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Airlines have encountered several customer service problems due to the cancellations, but their bottom lines won’t be impacted due to saved fuel and staff costs.
It’s been a rough start of the year for fliers.
A series of winter storms have led airlines to cancel more than 33,000 flights during the first three weeks of this year. That’s more cancellations than in January 2013 and January 2012 combined, according to masFlight, a data and software company specializing in airline operations.
“It’s been miserable,” said John DiScala, who runs the travel advice site JohnnyJet.com and flies around 150,000 miles each year. “There’s so few vacant seats, so when they cancel one flight, trying to get onto another flight is next to impossible.”
Many stranded passengers have had to wait days — and in a few extreme case up to a week — to get a seat on a flight out.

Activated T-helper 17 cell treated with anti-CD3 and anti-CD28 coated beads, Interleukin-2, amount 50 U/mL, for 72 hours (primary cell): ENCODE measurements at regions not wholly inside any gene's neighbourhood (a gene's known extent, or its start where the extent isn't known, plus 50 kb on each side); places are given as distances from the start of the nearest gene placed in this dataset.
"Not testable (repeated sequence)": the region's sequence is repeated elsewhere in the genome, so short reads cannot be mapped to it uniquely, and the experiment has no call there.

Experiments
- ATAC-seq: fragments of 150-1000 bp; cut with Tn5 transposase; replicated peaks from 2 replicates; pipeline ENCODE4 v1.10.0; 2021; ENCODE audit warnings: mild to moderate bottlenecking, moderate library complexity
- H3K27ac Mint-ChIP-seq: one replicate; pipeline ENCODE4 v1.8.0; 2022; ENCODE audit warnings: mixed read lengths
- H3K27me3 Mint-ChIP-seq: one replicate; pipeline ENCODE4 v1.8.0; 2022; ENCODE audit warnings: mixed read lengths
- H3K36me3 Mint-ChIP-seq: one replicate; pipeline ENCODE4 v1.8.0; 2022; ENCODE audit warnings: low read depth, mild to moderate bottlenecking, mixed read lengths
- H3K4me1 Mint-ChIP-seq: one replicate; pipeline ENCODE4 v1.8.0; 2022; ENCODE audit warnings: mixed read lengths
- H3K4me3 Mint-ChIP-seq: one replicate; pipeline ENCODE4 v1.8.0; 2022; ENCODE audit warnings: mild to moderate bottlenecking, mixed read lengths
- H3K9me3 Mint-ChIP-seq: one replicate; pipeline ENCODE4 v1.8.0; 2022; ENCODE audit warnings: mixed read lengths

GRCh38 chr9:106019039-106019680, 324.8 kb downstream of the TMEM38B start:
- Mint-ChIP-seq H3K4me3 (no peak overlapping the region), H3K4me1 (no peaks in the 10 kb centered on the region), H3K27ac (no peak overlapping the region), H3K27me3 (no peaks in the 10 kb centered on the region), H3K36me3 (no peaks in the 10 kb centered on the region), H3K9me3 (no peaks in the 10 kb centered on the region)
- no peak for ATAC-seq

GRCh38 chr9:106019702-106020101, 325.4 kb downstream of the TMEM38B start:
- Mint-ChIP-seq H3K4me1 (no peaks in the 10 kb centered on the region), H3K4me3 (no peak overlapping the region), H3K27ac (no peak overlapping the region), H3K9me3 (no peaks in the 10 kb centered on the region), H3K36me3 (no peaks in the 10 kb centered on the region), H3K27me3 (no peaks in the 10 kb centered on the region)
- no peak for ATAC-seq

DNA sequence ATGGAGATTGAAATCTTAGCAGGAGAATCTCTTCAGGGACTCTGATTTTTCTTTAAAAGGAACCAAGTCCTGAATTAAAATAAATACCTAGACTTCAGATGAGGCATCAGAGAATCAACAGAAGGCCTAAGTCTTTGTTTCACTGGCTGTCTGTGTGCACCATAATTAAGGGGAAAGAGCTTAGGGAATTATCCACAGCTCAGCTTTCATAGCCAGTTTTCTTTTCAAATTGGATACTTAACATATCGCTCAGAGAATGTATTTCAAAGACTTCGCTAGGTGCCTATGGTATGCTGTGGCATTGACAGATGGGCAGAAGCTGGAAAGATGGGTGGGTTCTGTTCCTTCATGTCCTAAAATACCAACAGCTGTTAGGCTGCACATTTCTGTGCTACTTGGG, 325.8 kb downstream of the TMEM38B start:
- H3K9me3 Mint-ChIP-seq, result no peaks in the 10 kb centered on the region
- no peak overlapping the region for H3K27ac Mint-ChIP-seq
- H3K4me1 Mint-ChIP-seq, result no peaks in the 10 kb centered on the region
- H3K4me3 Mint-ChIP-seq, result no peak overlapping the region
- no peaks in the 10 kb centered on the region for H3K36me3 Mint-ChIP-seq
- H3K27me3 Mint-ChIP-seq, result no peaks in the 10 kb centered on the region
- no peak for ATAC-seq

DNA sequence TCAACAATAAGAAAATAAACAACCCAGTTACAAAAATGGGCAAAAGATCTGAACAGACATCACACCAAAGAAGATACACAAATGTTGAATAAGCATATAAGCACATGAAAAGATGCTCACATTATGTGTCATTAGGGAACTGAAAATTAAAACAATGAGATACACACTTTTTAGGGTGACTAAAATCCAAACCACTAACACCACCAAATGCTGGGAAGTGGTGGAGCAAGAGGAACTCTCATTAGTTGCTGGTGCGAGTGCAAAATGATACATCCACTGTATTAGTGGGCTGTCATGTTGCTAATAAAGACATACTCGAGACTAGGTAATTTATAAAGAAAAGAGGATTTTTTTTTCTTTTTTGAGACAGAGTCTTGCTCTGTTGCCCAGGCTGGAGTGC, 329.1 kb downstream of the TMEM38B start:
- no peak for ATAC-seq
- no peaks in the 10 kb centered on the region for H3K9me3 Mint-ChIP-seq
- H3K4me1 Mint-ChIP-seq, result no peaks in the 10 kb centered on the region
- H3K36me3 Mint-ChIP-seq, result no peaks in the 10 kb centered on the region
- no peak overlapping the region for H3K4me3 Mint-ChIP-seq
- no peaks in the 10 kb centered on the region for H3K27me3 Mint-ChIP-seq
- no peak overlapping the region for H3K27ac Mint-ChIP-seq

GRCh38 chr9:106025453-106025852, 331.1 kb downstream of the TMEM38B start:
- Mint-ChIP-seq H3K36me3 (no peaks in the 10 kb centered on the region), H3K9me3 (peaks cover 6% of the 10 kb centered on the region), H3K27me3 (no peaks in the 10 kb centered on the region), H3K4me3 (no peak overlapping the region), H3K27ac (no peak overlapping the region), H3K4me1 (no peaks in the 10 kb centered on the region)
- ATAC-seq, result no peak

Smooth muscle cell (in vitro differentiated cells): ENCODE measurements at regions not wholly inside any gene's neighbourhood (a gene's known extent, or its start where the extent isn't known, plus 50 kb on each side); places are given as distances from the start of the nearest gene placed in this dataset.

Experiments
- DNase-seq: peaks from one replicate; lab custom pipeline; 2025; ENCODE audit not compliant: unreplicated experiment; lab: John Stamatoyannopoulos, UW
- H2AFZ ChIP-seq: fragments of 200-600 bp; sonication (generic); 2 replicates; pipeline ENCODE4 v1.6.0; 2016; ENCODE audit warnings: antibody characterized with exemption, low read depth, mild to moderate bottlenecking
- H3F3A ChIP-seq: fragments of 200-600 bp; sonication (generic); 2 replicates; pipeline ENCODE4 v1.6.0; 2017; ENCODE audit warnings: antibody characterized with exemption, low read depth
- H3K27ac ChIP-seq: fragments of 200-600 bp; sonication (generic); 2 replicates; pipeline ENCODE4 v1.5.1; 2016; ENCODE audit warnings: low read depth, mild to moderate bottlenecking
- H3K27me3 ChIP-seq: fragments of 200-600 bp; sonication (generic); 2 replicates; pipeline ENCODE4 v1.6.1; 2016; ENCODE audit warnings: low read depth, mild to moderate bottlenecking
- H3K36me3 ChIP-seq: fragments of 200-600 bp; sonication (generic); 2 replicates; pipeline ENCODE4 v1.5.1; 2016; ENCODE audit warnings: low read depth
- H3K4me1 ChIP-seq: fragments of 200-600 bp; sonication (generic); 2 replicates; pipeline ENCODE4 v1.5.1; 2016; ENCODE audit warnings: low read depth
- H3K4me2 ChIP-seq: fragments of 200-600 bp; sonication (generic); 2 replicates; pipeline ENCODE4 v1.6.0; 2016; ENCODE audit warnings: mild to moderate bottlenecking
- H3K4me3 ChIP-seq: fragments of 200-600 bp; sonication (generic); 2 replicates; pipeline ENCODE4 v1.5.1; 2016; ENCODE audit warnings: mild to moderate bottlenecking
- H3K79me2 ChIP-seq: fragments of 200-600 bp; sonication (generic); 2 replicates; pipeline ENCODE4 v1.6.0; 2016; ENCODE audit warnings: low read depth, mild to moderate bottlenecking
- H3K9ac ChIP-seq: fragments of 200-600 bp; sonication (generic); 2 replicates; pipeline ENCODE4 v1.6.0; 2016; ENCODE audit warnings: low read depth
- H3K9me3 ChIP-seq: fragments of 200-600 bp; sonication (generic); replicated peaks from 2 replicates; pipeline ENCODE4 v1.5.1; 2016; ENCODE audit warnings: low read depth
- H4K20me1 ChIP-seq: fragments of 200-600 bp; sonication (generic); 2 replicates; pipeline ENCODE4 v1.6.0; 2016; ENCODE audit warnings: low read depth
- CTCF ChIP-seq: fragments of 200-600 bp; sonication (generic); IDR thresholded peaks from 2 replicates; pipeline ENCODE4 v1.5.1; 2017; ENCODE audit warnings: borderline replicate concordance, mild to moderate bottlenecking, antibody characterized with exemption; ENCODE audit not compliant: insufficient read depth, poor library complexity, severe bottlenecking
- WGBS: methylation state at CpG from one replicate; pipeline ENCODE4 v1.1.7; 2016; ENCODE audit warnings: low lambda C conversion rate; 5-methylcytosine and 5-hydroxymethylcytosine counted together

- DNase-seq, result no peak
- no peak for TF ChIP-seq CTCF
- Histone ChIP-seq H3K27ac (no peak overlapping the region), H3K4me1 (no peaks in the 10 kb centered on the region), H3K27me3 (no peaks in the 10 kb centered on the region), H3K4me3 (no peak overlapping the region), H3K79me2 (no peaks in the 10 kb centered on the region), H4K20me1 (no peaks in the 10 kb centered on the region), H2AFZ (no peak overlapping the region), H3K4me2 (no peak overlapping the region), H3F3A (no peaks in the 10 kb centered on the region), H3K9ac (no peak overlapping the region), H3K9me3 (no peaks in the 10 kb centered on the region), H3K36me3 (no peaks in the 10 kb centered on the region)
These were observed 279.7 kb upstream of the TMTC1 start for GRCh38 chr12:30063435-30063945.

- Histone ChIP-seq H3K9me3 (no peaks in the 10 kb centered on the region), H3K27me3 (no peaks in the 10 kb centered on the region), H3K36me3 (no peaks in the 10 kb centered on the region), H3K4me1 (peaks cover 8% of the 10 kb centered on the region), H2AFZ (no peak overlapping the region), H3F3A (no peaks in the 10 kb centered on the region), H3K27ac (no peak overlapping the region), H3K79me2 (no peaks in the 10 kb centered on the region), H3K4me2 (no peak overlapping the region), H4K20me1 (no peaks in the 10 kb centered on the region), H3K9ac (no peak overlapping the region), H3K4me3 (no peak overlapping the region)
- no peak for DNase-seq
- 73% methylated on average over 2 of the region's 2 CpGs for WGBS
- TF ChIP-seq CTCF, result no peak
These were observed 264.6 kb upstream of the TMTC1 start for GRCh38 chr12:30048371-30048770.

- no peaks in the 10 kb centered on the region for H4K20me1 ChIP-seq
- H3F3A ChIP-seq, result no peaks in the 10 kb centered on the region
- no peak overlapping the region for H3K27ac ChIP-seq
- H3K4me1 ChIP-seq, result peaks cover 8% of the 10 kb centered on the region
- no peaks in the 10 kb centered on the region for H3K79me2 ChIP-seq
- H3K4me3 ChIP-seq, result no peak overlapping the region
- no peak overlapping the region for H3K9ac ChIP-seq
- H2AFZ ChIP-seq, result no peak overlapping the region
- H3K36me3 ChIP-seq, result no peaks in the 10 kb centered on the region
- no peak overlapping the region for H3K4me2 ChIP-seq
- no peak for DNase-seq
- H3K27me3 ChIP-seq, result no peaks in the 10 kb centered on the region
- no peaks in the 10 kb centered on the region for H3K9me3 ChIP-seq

“I think travel agents are starting to look good to many people,” DiScala added. “At times like this, who wants to be on the phone, literally for hours, trying to get rebooked.”
One expert suggests passengers may want to take an extra precaution.
“If there’s one good time to buy travel insurance it’s during winter,” said George Hobica, founder of travel deal site AirfareWatchdog.com.
“This winter has been a one-two-three punch so far and there are eight weeks to go,” Hobica said. “It seems like airlines are canceling flights more than ever and sooner than ever at the approach of a storm.”
The hardest hit cities so far this winter: New York, Washington, D.C., Boston, Chicago and Philadelphia.
There are roughly 30,000 daily flights in the United States. On a typical day with no weather disruptions about 200 of those flights are canceled, mostly for mechanical reasons.
The canceled trips still represent a small share of the total number of flights — about 5 percent — and aren’t expected to have a major impact on most airlines’ profits. While airlines lose out on revenue from canceled flights, they also don’t have to pay for jet fuel and some salaries.
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